However brief the annexed refutation (collected from modern writings of our eminent divines) may be, the compiler feels 'assured, that it must establish conviction in every. unprejudiced mind. Should it

prove deficient in this respect, he has undertaken a task which he will have shewn himself unfit to perform.

It is, perhaps, unnecessary to state, that in the annexed Refutation of Unitarianism, he could only dwell

upon the leading tenets, as he must otherwise have increased this work to a size which would have defeated his purpose in the publication, viz. of compressing much useful information in an octavo volume. He, therefore refers the reader (about to examine the Unitarian statements) in addition

to the books mentioned, to Dr. Magee's celebrated work on the Atonement; Dr. Waterland's “ Vindication of Christ's Divinity;" Dr. Waterland on “ the Trinity;" Bishop Pearson's works ; Falconer's Eight Discourses, delivered before the University of Oxford, 1810; Bell on the “ Divine Mission of John the Baptist and Jesus Christ;" and Dr. Laurence's “ Critical Reflections upon some important Misrepresentations contained in the Unitarian Version of the New Testament.”—The reader is particularly referred to this work of Dr. Laurence, in which he will find a refutation of the Unitarian opinions respecting Satan,

Angels, &c.

At the conclusion of these prefatory remarks, the writer has only to express his hope, that he may have increased the general admiration of the venerable fabric of the Church of England, by having directed the eye to the deformities and inconsistences of the minor buildings erected around it. He is indeed confident that such must be the end of our inquiry into the truths of God, under whatever impressions it may have been commenced, and with whatever feelings it may have been carried on. He would therefore say, in the words of Dr. D'Oyly, “ never let us, for a single moment, tolerate the idea of shrinking from the most nice and severe examination of the grounds on which our faith is founded.” Not only because such examination must unavoidably increase our veneration for the established religion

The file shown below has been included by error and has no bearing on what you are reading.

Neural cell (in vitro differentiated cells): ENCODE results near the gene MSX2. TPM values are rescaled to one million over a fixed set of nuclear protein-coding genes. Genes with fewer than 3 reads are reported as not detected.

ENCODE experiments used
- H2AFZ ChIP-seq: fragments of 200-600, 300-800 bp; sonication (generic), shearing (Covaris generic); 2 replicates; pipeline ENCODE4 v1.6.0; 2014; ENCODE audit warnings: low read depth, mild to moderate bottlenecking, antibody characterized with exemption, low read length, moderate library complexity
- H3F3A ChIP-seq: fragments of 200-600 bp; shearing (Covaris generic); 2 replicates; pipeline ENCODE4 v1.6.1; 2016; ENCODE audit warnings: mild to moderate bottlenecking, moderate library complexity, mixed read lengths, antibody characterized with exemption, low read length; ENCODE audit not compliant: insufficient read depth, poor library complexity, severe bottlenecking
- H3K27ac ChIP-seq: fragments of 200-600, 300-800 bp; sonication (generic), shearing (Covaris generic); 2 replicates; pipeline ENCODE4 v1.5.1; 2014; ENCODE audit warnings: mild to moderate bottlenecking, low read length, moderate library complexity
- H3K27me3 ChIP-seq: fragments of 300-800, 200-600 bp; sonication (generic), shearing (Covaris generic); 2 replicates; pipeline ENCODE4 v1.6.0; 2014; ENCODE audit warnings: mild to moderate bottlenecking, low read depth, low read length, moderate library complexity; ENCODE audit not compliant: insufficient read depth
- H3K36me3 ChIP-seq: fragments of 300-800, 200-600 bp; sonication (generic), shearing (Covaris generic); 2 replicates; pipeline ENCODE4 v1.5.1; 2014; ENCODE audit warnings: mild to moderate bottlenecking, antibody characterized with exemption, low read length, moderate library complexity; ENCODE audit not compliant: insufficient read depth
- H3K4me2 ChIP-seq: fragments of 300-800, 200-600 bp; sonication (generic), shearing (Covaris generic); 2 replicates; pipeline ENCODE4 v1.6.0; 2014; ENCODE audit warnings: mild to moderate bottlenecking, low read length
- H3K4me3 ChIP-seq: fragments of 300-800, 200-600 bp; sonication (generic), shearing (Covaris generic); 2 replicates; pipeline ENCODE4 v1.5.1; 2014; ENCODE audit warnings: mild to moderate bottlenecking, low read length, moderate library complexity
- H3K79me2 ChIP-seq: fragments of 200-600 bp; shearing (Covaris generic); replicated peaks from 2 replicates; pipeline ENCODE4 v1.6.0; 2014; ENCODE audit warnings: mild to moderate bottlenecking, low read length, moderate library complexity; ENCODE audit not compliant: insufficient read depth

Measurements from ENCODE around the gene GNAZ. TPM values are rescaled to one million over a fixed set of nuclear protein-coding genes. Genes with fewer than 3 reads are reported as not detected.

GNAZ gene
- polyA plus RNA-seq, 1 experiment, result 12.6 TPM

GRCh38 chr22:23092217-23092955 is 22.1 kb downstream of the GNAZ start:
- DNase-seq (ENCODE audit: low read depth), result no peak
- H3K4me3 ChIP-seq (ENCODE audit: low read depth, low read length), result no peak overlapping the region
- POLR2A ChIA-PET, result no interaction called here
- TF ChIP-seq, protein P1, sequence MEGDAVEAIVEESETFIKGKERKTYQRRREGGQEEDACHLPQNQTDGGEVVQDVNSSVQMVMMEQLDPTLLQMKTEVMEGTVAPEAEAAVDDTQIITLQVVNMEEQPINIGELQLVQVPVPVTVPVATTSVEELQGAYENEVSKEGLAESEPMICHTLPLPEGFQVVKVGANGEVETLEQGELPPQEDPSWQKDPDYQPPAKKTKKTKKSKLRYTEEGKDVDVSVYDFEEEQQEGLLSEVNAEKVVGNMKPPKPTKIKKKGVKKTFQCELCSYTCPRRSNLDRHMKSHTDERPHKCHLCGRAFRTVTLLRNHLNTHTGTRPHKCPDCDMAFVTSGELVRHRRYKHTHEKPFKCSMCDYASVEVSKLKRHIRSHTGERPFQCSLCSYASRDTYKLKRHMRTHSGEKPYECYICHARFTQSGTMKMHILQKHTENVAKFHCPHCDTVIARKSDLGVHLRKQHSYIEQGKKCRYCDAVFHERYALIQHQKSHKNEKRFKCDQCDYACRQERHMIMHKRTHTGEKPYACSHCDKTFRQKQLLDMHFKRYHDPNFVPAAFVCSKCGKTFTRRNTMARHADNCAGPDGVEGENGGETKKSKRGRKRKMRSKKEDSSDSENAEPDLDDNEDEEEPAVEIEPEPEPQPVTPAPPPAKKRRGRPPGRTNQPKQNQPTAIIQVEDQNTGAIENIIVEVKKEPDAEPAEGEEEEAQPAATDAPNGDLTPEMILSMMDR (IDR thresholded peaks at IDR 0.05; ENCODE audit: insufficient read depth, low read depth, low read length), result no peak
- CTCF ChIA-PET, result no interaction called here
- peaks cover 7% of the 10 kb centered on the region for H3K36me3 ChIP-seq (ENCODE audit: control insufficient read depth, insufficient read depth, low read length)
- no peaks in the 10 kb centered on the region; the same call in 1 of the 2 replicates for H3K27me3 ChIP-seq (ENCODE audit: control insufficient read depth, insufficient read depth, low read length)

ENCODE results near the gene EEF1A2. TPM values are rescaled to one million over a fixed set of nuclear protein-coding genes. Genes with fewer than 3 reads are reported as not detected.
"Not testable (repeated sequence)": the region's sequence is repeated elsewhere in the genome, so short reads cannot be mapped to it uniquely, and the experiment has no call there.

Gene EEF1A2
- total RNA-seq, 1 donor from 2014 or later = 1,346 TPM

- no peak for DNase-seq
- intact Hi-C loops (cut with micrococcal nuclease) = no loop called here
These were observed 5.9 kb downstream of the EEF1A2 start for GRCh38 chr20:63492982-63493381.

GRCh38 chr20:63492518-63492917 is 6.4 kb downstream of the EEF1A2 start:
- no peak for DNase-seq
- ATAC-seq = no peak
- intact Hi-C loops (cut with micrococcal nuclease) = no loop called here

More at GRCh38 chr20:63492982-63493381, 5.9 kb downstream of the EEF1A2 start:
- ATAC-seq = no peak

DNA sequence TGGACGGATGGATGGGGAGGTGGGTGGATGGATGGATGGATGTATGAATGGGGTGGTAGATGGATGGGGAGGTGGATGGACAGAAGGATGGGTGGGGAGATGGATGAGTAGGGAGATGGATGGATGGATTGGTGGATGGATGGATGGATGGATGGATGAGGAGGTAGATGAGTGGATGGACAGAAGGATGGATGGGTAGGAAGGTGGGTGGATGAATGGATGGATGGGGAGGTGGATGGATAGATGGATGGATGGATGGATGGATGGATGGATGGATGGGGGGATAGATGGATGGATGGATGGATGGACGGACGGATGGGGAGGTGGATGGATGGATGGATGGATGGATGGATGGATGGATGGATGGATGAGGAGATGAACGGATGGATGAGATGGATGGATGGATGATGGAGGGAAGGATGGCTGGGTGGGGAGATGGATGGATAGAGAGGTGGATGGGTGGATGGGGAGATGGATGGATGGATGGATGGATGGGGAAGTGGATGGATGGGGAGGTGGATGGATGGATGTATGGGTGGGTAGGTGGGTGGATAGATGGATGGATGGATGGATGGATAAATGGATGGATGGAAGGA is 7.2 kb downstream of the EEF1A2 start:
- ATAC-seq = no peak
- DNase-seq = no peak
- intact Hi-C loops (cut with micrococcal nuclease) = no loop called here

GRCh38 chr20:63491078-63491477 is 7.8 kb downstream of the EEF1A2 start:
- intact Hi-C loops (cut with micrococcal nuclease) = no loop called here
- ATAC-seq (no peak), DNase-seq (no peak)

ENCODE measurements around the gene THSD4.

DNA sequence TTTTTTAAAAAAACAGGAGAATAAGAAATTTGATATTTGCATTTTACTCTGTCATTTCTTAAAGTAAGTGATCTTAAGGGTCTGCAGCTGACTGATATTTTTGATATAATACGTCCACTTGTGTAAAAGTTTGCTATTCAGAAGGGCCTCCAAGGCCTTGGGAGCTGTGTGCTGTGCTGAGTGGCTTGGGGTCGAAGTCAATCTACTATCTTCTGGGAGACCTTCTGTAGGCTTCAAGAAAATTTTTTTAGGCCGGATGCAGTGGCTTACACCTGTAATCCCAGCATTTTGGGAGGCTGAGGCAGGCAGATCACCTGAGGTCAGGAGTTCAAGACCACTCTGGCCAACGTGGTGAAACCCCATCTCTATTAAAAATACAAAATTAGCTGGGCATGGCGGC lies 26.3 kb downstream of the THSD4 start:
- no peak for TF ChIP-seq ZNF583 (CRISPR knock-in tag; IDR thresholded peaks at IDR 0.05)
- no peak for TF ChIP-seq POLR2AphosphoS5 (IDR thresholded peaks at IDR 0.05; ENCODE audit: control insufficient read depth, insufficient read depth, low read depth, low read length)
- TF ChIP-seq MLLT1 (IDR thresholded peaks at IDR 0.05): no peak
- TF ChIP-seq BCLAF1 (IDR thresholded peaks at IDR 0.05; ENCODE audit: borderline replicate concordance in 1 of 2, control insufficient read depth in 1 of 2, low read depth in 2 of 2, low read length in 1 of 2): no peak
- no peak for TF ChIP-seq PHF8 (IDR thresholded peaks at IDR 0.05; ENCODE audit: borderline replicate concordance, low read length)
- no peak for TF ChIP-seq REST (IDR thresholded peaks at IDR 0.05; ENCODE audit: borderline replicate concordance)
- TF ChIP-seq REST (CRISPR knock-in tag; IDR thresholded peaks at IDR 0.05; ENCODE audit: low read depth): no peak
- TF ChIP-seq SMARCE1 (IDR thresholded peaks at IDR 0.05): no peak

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Unitarian Translation," if he have them not already.

To a member of the Church of England it must always be a painful task to peruse, much more to give publicity to, the Unitarian tenets. Such, at least, it has proved to the compiler of this volume. But, acquainted as he is with the incessant efforts of the Unitarians to force their opinions upon the public; acquainted also with the effects which these opinions have produced upon persons, who believed them to be new and founded upon a more perfect acquaintance with Scripture; he felt the necessity of a publication, which should fairly and unreservedly display their sentiments, and also point out the sandy foundation upon

which these sentiments rest. However brief the annexed refutation (collected from modern writings of our eminent divines) may be, the compiler feels assured, that it must establish conviction in 'every. unprejudiced mind.

deficient in this respect, he has undertaken a task which he will have shewn himself unfit to perform.

It is, perhaps, unnecessary to state, that in the annexed Refutation of Unitarianism, he could only dwell

upon the leading tenets, as he must otherwise have increased this work to a size which would have defeated his purpose in the publication, viz. of compressing much useful information in an octavo volume. · He, therefore refers the reader (about to examine the Unitarian statements) in addition